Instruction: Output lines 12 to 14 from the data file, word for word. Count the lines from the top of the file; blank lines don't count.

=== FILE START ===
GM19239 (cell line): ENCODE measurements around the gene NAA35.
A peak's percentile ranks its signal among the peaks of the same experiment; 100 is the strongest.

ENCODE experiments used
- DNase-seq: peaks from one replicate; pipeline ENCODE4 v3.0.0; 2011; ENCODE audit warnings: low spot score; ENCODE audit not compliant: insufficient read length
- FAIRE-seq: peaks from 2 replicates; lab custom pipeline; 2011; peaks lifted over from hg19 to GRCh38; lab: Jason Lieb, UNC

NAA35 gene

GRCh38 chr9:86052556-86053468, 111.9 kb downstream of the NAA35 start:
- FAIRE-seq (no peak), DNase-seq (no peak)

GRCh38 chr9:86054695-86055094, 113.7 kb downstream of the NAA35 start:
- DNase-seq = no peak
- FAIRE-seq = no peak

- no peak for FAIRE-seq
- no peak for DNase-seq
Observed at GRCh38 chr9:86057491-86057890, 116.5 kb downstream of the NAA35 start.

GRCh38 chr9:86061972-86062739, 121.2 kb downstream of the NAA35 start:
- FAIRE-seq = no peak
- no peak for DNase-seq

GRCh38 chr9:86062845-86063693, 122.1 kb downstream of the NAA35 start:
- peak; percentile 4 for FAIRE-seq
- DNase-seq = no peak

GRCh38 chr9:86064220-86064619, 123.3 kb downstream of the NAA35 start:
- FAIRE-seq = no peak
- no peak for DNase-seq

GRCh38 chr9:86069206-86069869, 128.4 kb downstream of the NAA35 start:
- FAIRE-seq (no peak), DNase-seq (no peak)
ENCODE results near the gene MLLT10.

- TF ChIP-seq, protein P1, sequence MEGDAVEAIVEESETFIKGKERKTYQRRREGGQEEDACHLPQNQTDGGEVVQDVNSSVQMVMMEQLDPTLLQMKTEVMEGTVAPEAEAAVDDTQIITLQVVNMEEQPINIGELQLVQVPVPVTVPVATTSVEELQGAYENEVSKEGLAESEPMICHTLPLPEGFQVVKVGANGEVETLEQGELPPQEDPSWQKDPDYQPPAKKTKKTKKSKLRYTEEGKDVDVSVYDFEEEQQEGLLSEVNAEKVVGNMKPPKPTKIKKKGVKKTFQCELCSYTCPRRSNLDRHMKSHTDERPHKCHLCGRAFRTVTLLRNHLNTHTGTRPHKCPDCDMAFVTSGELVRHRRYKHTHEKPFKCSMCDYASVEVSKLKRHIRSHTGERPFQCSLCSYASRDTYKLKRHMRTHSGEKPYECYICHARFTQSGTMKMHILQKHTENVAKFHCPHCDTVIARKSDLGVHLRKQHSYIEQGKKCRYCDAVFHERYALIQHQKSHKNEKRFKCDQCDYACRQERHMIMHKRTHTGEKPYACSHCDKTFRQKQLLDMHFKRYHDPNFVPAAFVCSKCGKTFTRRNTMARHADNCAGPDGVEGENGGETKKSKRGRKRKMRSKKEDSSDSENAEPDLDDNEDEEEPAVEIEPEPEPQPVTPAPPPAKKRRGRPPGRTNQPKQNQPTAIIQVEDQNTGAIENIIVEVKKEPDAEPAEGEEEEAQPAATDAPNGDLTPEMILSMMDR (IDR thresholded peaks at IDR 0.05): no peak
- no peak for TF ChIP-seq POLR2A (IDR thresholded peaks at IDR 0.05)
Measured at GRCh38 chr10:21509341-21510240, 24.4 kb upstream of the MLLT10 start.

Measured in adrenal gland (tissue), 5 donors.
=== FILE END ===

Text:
- no peak for FAIRE-seq
- no peak for DNase-seq
Observed at GRCh38 chr9:86057491-86057890, 116.5 kb downstream of the NAA35 start.